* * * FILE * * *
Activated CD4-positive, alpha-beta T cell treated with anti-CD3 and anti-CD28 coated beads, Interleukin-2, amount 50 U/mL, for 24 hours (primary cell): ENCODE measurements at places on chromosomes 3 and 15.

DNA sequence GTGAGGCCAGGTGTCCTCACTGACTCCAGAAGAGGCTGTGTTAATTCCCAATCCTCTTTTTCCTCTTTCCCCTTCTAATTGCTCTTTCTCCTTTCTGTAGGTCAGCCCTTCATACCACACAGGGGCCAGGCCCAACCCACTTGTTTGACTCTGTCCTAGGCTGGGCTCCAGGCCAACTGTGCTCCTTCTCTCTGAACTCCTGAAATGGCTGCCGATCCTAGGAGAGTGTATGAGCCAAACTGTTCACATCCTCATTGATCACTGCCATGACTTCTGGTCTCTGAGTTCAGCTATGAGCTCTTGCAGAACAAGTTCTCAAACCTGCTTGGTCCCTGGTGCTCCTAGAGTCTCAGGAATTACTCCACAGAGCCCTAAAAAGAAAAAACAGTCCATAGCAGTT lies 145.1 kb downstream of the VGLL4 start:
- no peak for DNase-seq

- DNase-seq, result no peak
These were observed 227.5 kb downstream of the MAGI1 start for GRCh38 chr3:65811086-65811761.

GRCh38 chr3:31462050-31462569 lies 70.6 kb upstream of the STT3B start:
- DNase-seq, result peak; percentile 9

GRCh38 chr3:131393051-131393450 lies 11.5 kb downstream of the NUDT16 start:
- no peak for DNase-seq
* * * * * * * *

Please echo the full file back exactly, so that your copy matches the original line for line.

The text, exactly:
Activated CD4-positive, alpha-beta T cell treated with anti-CD3 and anti-CD28 coated beads, Interleukin-2, amount 50 U/mL, for 24 hours (primary cell): ENCODE measurements at places on chromosomes 3 and 15.

DNA sequence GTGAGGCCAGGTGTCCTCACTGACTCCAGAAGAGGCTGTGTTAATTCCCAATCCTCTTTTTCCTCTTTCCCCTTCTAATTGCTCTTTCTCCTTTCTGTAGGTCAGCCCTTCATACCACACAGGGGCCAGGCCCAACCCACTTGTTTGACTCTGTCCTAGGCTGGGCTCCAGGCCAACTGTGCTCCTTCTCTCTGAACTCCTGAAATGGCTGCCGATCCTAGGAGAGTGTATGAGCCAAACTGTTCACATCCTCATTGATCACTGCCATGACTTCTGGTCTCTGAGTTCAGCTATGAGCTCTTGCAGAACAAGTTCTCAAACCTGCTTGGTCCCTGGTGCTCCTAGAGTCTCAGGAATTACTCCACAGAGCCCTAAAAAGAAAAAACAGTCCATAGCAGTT lies 145.1 kb downstream of the VGLL4 start:
- no peak for DNase-seq

- DNase-seq, result no peak
These were observed 227.5 kb downstream of the MAGI1 start for GRCh38 chr3:65811086-65811761.

GRCh38 chr3:31462050-31462569 lies 70.6 kb upstream of the STT3B start:
- DNase-seq, result peak; percentile 9

GRCh38 chr3:131393051-131393450 lies 11.5 kb downstream of the NUDT16 start:
- no peak for DNase-seq